Dutch Oven Bread?

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Dutch Oven Bread?

Postby Low-N-Slow on Sat Jul 31, 2010 7:47 pm

Been doing some web research on baking bread in a cast iron dutch oven, mainly trying to get a feel for time, temp, and technique. Will be using a long-fermented no-knead dough. In the meantime, has anyone else tried it, and have any tips to help shorten the learning curve?
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Re: Dutch Oven Bread?

Postby hungryone on Sun Aug 01, 2010 3:00 pm

Get your hands on Jim Lahey's "My Bread"...he's the proprietor of Sullivan St. Bakery who popularized the no-knead, dutch-oven method, and his book tells you every little tip & trick. The classic Lahey recipe produces a very wet dough that's tricky to handle unless your hands are well-floured. I still bake it from time to time, but I've never been completely happy with the resulting crumb texture.
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Re: Dutch Oven Bread?

Postby Low-N-Slow on Sun Aug 01, 2010 9:05 pm

Thanks. The name "Lahey" is indeed the main keyword for anyone searching information on this topic. I'll experiment with a non-preheated technique first, and the pre-heated later.
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Re: Dutch Oven Bread?

Postby hungryone on Mon Aug 02, 2010 8:46 am

The preheat is essential for the best oven spring. In fact, the preheat is the whole point of the closed-vessel method. Without a preheat, the loaf won't give off any steam, and the crust will set before the interior expands fully, leading to a heavy, gummy interior (technically cooked all the way thru, but an inferior, unpleasant texture). The preheated, closed pot simulates a steam-injected oven (what is used in professional bread bakeries)--only the wet dough is the source of the steam.
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Re: Dutch Oven Bread?

Postby Low-N-Slow on Mon Aug 02, 2010 10:06 am

Luckily, with baking, most experiments only cost a few cents worth of flour. The dough I used was something I already had on hand, and not of the level of hydration called for by the NYT NK recipe. The dutch oven was also a brand new, pre-seasoned one, and I wanted to test it on something, anything. It's upside down in the oven now, slathered with oil. The bread didn't burn, but the bottom sure did stick tight to the pan. I found a recipe on RLB's blog that gives the ingredient proportions by weight. I'll try that one next.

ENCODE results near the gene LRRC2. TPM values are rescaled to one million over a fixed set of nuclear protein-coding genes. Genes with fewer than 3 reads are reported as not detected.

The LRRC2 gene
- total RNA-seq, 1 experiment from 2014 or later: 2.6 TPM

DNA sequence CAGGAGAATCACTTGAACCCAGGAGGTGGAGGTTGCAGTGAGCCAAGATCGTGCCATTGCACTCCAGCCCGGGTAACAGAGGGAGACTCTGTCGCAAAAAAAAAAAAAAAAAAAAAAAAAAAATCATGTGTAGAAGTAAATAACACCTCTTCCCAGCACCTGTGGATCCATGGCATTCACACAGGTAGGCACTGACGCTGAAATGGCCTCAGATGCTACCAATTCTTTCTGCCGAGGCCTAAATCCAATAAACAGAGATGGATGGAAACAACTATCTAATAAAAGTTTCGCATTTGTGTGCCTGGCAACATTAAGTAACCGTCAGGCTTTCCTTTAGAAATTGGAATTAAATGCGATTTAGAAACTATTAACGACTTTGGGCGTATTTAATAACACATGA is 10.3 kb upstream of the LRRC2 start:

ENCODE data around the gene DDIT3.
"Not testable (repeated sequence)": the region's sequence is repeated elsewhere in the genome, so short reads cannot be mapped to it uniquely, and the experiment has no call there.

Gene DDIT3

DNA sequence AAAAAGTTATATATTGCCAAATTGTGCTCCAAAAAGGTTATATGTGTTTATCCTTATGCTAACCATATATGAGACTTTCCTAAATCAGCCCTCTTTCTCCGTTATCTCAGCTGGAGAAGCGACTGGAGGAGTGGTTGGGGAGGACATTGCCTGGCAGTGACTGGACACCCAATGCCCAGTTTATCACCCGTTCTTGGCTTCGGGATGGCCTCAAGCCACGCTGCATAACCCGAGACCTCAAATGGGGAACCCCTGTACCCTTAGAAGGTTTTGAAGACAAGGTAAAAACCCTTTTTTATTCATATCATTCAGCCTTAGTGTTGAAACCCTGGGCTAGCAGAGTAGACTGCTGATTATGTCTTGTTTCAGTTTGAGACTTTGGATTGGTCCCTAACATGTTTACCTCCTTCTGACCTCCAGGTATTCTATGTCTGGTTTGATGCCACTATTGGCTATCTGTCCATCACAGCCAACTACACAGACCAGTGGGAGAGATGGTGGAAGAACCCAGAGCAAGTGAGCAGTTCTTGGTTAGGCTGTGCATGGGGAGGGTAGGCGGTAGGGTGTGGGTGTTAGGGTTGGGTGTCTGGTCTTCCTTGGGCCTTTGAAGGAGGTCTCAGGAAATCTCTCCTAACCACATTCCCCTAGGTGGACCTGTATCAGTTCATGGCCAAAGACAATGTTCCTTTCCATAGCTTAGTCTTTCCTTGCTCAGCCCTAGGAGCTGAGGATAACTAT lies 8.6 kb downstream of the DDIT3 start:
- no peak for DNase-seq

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Re: Dutch Oven Bread?

Postby hungryone on Tue Aug 03, 2010 11:43 am

I've never done a no-knead bread in standard cast iron, only in enameled cast iron. I can see how dough would stick like the dickens to uncoated cast iron (even if it's heavily seasoned). Lately, it's been too hot to bake anything. I did manage to cook some whole-wheat pita in a CI skillet on the stovetop.
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Re: Dutch Oven Bread?

Postby Low-N-Slow on Tue Aug 03, 2010 1:25 pm

RLB talks about experimenting with parchment paper and coffee filters to deal with sticking in her blog entry.
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Re: Dutch Oven Bread?

Postby hungryone on Tue Aug 03, 2010 2:16 pm

Parchment, of course, I can understand, as it is fabricated for baking & silicon-coated. But I'd be wary of loose, fibrous coffee filters. FWIW, King Arthur sells precut parchment just the right size for half-sheet pans. I hate buying those rolls--they're not the right dimensions for half sheet pans at all.
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Re: Dutch Oven Bread?

Postby Low-N-Slow on Tue Aug 03, 2010 2:59 pm

Looks like she's using plain CI here:

http://www.realbakingwithrose.com/2006/12/noknead_balloon_bread_loaf_10.html

There's another, earlier post on there in which she uses a combo of parchment or some teflon paper on top of a coffee filter:

http://www.realbakingwithrose.com/2009/09/another_word_on_no_knead_bread.html
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Re: Dutch Oven Bread?

Postby hungryone on Tue Aug 03, 2010 3:12 pm

RLB seems like a nice lady, but I find her recipes & instructions overly fiddly & complex. Her bread bible recipes insist that salt added w/yeast will harm the yeast, yet no other baking book in my library suggests that salt be added to doughs as a separate step (not Silverton, Leader, Reinhart, Hamelman, Malgieri, Calvel, etc). I have her books, but somehow they just don't resonate. Leader's "local breads", on the other hand, makes me want to bake every day.
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